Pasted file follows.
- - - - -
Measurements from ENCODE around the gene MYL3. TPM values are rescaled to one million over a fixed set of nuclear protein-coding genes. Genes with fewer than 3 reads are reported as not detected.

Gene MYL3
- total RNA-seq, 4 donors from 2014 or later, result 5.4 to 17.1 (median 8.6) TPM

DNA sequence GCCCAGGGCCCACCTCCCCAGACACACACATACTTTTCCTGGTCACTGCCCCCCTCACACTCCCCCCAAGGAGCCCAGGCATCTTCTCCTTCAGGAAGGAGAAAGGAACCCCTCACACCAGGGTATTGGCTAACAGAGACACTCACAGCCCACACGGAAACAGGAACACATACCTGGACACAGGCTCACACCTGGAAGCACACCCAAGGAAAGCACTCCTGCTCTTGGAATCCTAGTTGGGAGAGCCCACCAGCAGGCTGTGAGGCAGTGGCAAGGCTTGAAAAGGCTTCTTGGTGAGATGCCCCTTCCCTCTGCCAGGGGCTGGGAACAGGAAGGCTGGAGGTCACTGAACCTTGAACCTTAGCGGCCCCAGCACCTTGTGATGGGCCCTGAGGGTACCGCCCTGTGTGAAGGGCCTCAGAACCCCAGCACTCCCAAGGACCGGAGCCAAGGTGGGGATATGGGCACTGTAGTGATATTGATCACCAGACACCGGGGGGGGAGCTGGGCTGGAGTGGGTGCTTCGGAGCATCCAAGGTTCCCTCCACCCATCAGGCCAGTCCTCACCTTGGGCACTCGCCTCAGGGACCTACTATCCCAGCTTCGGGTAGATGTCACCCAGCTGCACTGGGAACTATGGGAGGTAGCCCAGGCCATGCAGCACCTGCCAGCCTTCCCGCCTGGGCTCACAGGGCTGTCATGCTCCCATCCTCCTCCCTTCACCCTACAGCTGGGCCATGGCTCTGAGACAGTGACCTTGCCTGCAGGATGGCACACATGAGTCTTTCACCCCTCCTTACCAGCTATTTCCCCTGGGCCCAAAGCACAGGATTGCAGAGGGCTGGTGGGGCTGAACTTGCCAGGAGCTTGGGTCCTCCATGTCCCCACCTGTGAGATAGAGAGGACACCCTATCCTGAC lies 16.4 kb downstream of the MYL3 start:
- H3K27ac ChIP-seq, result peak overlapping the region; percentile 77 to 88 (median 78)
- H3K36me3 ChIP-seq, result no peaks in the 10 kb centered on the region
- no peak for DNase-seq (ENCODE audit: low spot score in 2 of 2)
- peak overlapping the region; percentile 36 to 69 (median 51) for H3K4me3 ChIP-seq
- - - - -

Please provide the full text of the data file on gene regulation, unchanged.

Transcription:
Measurements from ENCODE around the gene MYL3. TPM values are rescaled to one million over a fixed set of nuclear protein-coding genes. Genes with fewer than 3 reads are reported as not detected.

Gene MYL3
- total RNA-seq, 4 donors from 2014 or later, result 5.4 to 17.1 (median 8.6) TPM

DNA sequence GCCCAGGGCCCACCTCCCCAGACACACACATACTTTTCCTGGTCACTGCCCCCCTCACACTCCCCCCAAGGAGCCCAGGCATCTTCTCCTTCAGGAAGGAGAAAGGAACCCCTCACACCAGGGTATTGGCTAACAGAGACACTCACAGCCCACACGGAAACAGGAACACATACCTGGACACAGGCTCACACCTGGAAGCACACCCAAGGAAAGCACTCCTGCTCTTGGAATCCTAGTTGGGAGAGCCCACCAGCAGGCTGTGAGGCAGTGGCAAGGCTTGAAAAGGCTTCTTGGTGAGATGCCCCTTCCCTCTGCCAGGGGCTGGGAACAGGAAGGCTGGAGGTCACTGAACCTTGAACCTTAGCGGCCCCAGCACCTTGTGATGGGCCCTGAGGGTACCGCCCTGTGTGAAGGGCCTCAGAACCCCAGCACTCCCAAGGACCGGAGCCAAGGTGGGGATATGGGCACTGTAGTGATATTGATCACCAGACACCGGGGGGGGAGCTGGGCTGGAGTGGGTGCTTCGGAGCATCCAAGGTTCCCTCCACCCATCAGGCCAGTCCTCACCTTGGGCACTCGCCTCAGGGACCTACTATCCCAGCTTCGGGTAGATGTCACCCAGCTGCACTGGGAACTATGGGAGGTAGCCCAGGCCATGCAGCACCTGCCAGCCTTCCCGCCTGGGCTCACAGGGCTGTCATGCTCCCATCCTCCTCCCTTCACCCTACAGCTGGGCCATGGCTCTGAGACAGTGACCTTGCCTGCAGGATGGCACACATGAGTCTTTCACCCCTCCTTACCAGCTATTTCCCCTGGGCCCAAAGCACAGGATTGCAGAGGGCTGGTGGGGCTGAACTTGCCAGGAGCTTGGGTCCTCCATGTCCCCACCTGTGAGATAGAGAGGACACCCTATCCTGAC lies 16.4 kb downstream of the MYL3 start:
- H3K27ac ChIP-seq, result peak overlapping the region; percentile 77 to 88 (median 78)
- H3K36me3 ChIP-seq, result no peaks in the 10 kb centered on the region
- no peak for DNase-seq (ENCODE audit: low spot score in 2 of 2)
- peak overlapping the region; percentile 36 to 69 (median 51) for H3K4me3 ChIP-seq